Running May Be as Good for Mental Health as Medication

Running regularly has been found to parallel the effectiveness of antidepressants for treating depression and anxiety. However, despite additional benefits on physical health, the exercise routine is harder to follow, a study finds.

The study, published in the Journal of Affective Disorders, included 141 patients with depression or anxiety (or both). Of those, 45 participants chose 16-week treatment with antidepressants escitalopram or sertraline, whereas 96 individuals chose two to three closely supervised 45-minute group sessions per week.

The members of the antidepressant group were slightly more depressed than those who chose running.


After 16 weeks, remission rates were similar across both groups: 44.8% among those taking antidepressants and 43.3% in the running group.

Exercising had a positive impact on physical health, as the running group saw improvements in weight, waist circumference, blood pressure, and heart function. Meanwhile, these metabolic markers slightly deteriorated in the antidepressant group.

Despite the initial preference for running over antidepressants, adherence to the protocol was lower in the running group (52%) than in the antidepressant group (82%).

"Telling patients to go run is not enough. Changing physical activity behavior will require adequate supervision and encouragement as we did by implementing exercise therapy in a mental health care institution," said Professor Brenda Penninx from the Vrije University Amsterdam, an author of the study who presented the findings.

Although antidepressants are generally safe and effective, exercise therapy could be as good or an even better choice for some patients with depression than medication, she added.

"In addition, let’s also face potential side effects our treatments can have. Doctors should be aware of the dysregulation in nervous system activity that certain antidepressants can cause, especially in patients who already have heart problems. This also provides an argument to seriously consider tapering and discontinuing antidepressants when depressed or anxious episodes have remitted. In the end, patients are only truly helped when we are improving their mental health without unnecessarily worsening their physical health,” Penninx said.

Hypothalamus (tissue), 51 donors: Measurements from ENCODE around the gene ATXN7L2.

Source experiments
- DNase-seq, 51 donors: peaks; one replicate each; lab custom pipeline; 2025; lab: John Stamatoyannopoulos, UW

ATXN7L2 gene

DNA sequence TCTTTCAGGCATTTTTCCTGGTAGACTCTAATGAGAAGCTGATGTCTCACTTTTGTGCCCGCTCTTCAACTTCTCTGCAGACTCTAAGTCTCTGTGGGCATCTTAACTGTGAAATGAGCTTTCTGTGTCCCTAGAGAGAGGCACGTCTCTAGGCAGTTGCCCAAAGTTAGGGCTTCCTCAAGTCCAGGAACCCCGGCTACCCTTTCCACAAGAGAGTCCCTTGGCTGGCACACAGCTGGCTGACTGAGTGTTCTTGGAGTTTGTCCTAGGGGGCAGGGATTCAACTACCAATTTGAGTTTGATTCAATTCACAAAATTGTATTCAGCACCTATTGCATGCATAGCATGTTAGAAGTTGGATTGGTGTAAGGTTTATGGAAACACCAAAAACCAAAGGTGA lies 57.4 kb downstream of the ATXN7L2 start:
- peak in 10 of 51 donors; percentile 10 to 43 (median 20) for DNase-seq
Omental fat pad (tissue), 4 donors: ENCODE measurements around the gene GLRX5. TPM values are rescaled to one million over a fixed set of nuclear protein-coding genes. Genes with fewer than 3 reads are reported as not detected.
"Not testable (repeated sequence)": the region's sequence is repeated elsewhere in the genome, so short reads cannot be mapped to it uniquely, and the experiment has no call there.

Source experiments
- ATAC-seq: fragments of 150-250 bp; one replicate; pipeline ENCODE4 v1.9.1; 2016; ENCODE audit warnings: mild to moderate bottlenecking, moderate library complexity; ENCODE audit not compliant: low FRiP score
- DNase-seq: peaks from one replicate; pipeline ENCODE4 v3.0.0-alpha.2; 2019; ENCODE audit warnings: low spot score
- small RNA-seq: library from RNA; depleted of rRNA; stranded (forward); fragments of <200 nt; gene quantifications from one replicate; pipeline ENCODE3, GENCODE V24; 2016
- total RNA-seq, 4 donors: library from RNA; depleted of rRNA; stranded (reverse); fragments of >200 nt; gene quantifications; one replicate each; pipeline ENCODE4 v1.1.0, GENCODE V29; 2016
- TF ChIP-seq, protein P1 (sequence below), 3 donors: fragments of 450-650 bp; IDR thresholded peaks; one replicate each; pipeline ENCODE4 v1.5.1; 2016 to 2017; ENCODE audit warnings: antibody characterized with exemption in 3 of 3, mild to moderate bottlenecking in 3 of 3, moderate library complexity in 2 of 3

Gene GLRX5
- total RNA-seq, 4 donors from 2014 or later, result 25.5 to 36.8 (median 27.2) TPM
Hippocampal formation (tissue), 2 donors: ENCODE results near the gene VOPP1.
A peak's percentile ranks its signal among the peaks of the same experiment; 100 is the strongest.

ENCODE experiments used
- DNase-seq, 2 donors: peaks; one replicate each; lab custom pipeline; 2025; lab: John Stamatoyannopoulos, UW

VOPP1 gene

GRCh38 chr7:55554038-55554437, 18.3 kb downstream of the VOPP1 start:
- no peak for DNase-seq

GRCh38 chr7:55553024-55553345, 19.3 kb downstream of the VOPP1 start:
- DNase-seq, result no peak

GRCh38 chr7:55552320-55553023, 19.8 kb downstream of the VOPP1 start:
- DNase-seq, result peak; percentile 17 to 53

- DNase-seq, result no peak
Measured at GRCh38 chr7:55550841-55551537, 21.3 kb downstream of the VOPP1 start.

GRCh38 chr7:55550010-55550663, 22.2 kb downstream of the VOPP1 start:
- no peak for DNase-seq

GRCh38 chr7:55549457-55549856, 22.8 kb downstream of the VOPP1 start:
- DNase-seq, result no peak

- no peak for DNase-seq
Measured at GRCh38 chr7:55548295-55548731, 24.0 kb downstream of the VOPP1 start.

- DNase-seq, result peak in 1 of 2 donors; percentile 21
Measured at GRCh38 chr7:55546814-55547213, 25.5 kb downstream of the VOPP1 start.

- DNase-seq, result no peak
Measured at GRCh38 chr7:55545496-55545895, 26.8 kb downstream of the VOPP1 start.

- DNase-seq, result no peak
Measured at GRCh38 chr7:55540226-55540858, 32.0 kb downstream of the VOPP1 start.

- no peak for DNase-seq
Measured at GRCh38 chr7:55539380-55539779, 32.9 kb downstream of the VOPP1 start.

However, the study results should be interpreted with caution. Because the participants followed their preferences, comparisons between groups might be more biased than they would be in a truly randomized study.

"For example, patients in the antidepressant group were more depressed, which might be associated with less chance of persisting engagement in the exercises," said Eric Ruhe from the Amsterdam University Medical Centres.


Much lower adherence in the exercise group shows "that it is more difficult to change a lifestyle habit than taking a pill," he added.

Exercising to prevent depression

Depression rates in the United States have hit new highs in 2023, as nearly one in five Americans (17.8%) reported currently having or being treated for depression. While antidepressants and psychotherapy are the first-line treatments, research associates running and other exercise types with mental health benefits.

For instance, a small study from 2018 found that running helped to significantly decrease depression, anxiety, and stress in youth and adults with complex mood disorders.

Exercising may also work as depression prevention. A 2022 meta-analysis of 15 studies including over 190,000 participants uncovered that those who engage in physical activity — equivalent to 1.25 hours of brisk walking a week — have an 18% lower risk of depression than those who do not exercise. At the same time, activity equivalent to 2.5 hours of brisk walking per week may cut depression risk by 25%.

Another study from 2018 found that people who exercised reported having 43.2% fewer days of poor mental health than those who did not exercise.

Adults are recommended at least 150 minutes of moderate-intensity physical activity weekly or 75 minutes of vigorous-intensity activity for the most benefit.

While taking antidepressants is easier than exercising, the study findings may offer new insights into tackling the growing mental health crisis in the U.S.

As we recognize World Mental Health Awareness Day today, taking the time to lace up your sneakers and hit the pavement may be a refreshing and mentally rewarding exercise to consider.



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